You can find this truth in every square foot of our campus and at each location Penn has called home. There is a distinctive feature of our architecture, art, and outdoor space. They are not stuck in one single style or historic period. We rightly cherish and celebrate our history. Franklin's genius and spirit remain every bit as foundational today. They define who we are. And they suggest where we are headed, but they do not dictate it. At Penn, we respond to the opportunities of the present and the needs of the future.
In our early years, Penn chose 4th and Arch Street as home. This was a choice, and it was a tough decision. A wealthy Philadelphian offered a tempting gift of land. It was on 6th Street, across from the State House. This would locate the academy at the heart of power and wealth in the city. But that was not our founder's egalitarian vision. Instead, Franklin purchased the property on 4th Street.
Up to and through the American Revolution, Penn grew. By 1779, we had the first medical school and the first hospital in the country. We were also the first to combine college and professional schools. By 1800, we had more students, more faculty, more need for what Penn offered. Philadelphia had grown, too. So, the Trustees purchased a structure at 9th and Market Streets in 1801. It was once intended to be the house for the U.S. president.
Before long, we outgrew that as well.
Penn's last and greatest move was in 1872 to our present location, across the Schuylkill River. This move came at just the right moment, giving Penn the ability to expand just as American universities were being transformed. Lab work, scientific investigation, and clinical training were becoming an integral part of the University's efforts. Graduate studies ushered in the modern era of advanced scholarship and original research. The bold move to West Philadelphia kicked off Penn's pioneering transformation into a modern urban research university.
There is one move we considered but did not make, which is revealing. In the 1920s, many alumni supported the idea of relocating the University to Valley Forge. Their campaign was meant to address what some called "The Problem of a College in a City." In the 1930s, President Thomas Gates even offered a formal vision for a Valley Forge campus. The debate continued for decades and was not finally put to rest until 1959. A Board meeting resolved, "That the proposal to establish a College […] near Valley Forge is hereby abandoned."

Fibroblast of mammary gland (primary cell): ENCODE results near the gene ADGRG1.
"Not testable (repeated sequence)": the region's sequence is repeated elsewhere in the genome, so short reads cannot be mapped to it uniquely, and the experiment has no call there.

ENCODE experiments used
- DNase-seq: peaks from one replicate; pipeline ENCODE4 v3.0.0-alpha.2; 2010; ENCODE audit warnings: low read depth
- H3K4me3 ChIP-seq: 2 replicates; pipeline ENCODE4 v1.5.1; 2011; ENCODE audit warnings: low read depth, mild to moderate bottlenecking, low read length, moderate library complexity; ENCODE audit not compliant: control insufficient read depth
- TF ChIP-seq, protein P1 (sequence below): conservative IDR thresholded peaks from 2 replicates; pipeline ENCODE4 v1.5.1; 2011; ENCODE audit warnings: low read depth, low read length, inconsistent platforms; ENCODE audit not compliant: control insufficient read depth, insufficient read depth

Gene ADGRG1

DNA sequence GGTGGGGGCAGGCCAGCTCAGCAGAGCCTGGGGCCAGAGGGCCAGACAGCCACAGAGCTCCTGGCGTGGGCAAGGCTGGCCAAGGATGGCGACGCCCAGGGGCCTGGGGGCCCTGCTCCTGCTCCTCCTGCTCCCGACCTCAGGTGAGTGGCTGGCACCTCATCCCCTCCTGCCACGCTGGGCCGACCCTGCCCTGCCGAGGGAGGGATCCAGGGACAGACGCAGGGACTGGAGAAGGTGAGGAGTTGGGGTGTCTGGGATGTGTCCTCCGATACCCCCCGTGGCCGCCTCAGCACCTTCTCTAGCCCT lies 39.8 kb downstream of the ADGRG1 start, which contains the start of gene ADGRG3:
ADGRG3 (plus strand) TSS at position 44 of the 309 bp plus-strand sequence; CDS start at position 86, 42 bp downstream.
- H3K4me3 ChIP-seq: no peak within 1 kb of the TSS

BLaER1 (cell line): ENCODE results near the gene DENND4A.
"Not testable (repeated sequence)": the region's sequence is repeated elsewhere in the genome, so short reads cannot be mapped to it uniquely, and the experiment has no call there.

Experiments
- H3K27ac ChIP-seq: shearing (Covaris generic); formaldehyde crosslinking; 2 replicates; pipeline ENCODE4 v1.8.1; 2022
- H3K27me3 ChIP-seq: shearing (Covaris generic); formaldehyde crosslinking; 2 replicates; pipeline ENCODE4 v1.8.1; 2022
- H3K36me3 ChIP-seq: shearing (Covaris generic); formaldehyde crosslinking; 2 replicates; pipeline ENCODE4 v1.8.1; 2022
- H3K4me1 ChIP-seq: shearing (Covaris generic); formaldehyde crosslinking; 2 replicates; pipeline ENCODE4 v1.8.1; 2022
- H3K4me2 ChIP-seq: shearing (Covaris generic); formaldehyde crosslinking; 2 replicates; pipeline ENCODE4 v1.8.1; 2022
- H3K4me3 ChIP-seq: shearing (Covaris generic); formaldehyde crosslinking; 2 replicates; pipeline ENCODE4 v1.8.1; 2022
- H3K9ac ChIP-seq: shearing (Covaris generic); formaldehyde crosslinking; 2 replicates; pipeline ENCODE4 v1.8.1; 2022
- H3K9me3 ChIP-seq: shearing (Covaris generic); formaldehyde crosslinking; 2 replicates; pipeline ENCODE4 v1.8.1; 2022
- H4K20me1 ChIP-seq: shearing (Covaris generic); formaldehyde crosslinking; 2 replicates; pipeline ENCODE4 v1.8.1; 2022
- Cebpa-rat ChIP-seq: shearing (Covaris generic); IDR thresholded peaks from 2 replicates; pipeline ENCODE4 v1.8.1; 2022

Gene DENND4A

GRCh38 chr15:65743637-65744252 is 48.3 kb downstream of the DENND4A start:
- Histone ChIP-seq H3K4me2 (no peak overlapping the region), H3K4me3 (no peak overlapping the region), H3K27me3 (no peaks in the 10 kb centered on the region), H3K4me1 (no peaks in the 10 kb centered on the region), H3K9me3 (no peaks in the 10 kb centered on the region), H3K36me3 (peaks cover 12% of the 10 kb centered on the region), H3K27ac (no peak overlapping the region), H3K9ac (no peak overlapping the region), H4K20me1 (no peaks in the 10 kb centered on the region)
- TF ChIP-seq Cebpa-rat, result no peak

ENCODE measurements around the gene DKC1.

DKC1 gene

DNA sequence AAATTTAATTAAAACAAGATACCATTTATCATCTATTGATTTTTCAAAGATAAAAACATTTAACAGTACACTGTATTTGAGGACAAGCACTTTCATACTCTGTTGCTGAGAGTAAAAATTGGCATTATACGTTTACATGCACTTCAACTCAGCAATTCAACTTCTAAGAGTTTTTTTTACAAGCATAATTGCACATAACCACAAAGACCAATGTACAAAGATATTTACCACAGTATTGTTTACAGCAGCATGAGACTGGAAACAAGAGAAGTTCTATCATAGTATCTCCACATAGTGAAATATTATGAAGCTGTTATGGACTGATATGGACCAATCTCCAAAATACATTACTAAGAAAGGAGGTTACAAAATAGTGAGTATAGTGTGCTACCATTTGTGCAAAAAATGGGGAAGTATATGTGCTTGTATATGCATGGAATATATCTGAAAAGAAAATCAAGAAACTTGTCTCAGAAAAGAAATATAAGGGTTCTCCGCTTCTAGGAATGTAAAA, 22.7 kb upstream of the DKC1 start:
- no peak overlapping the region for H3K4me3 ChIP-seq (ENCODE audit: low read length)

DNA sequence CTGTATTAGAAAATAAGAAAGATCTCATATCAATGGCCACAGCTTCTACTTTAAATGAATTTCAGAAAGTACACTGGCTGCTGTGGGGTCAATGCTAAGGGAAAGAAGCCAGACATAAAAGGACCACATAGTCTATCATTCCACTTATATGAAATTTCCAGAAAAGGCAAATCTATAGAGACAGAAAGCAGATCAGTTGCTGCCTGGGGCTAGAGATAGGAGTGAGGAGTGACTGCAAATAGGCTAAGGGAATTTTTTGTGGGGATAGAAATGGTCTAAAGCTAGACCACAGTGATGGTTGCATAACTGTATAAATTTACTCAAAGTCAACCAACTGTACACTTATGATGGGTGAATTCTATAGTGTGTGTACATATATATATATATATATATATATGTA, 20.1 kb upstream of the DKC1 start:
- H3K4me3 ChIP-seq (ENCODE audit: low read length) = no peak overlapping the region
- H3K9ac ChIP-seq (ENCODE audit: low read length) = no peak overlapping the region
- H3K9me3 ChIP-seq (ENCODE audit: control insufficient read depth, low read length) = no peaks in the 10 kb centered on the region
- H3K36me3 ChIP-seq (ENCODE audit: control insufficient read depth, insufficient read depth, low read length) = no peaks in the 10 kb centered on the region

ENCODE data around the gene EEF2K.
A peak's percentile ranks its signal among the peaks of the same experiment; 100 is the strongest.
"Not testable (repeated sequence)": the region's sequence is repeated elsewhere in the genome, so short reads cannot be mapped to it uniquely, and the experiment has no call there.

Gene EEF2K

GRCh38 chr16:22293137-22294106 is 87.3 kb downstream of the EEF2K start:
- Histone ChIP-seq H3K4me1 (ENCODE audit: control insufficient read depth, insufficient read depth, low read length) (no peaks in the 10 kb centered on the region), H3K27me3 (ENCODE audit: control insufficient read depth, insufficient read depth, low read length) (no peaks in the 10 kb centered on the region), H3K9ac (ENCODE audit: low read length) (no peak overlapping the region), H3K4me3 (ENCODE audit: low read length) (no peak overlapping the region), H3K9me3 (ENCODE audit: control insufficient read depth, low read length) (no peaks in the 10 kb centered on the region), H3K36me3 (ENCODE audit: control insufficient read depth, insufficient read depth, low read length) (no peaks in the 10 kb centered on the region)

I trust the Chair of our Board of Trustees still agrees with that decision. Right, Mr. Bok?
I think we all agree it would have been a grave error. Penn's move to Valley Forge would have been a flight away from who we are. Being directly involved in—and informed by—our great city has always been Penn's catalyst. Without Philadelphia, we would not have arrived as a leading research university; home to top schools in the liberal arts, sciences, and professions; and a leader in academic medicine. A home for the world's sharpest thinkers and sturdiest doers, from the poets and the physicists to the professionals and the public servants. An institution grounded in and whose greatness depends on and rises hand in hand with its diversity and inclusivity. A dynamic collective whole, energized across our many backgrounds and fortes. The decision to stay came from knowing who we are, knowing what fuels our vitality, and committing to it.
At every step, and with every brick, this University confronted the challenges of the time by declaring, "Let the experiment be made." Not just for us but, in, the spirit of our founder, for the good of all.
Now, I'd like to make a confession. While preparing for today, a thought has kept me up at night: How does a person capture in one speech the breathtaking scope of what Penn is and does in our world today? I could cite Penn's nearly 300,000 alumni worldwide and 28,000 current students, or the 600 undergraduate students who hail from this great city, 100 of whom call West Philly home. Or our University and health system faculty, physicians, and staff, more than 47,000 strong. Or cite Penn's translational breakthroughs—more than 1,800 patents issued in the last five years alone. Or the many honors and awards our more than 5,000 faculty have won for their remarkable scholarship, teaching, and engagement. But numbers alone don't do it. There is a better metric.
A highlight of my job has been getting out to meet students, faculty, and staff. On Move-in Day, I went out with a pad and pen and asked our newest students, the Class of 2026, for 26 top things to do on and around campus. While they were giving me fantastic suggestions, I was learning about them. The new class in many ways captures the vitality, breadth, and reach of Penn. They come from 84 countries and 49 U.S. states, and they look like the world: encompassing race and ethnicity, gender, walks of life, faith, and points of view. A significant number will be the first in their families to graduate from college. They say they're most motivated by community impact, a commitment to learning, cultural engagement, and personal development.
Our students learn and engage with a faculty second to none. A diverse faculty that contributes to our fundamental knowledge, deepens our understanding, and shares discoveries with the world. Their contributions range from ingenuity that saves lives—such as mRNA technology and CAR T therapies—to new insights that sing to us all.
Take the work of Penn scholars like Dr. Emily Wilson. She is the first woman to publish an English translation of Homer's Odyssey. Dr. Wilson has garnered every imaginable honor for her translation and is lauded for breathing new immediacy and fresh relevance into one of the oldest epics we know. Her latest project is a new translation of the Iliad. Thinking on scholarship like hers, it is clear to me that, just like any longstanding theories and other orthodoxies, translations need reexamination with fresh eyes. That's what it takes to understand the human condition anew in a world that only spins forward.